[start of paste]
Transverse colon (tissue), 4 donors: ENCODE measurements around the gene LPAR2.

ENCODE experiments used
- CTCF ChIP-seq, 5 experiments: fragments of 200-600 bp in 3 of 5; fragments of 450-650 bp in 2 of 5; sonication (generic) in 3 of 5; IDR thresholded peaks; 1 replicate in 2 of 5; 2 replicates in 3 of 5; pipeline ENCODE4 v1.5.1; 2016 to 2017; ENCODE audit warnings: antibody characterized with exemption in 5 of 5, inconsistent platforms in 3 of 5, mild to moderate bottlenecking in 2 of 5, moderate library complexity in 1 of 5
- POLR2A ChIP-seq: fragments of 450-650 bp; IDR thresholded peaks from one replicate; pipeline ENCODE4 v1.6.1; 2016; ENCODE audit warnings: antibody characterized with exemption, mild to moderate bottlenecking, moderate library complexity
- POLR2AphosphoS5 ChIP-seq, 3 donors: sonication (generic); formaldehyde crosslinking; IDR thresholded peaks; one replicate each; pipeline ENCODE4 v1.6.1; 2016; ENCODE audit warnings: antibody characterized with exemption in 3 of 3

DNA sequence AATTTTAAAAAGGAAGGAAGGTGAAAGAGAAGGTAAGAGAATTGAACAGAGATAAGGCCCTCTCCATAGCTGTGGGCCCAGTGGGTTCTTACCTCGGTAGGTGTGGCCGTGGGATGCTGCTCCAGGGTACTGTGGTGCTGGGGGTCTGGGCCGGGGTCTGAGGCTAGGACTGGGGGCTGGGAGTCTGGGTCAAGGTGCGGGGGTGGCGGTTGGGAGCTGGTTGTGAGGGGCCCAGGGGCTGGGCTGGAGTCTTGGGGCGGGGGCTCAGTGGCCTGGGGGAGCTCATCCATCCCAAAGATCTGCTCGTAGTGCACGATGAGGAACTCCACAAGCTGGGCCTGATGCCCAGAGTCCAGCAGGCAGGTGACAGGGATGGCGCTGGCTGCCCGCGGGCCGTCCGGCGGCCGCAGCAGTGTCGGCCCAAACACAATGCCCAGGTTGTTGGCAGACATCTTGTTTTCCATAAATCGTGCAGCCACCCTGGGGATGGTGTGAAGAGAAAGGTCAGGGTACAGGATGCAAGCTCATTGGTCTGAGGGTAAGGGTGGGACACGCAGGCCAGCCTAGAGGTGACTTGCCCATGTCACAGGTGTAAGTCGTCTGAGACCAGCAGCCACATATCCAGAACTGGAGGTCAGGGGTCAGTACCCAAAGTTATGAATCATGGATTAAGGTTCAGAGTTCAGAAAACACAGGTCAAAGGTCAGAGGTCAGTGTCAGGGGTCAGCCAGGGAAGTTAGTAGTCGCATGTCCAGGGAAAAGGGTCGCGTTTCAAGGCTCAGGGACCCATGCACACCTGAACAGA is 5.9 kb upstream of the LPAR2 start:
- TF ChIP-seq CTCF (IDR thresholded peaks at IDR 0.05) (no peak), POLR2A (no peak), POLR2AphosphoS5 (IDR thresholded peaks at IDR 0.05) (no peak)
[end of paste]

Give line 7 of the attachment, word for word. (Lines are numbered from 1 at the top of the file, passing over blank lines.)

- TF ChIP-seq CTCF (IDR thresholded peaks at IDR 0.05) (no peak), POLR2A (no peak), POLR2AphosphoS5 (IDR thresholded peaks at IDR 0.05) (no peak)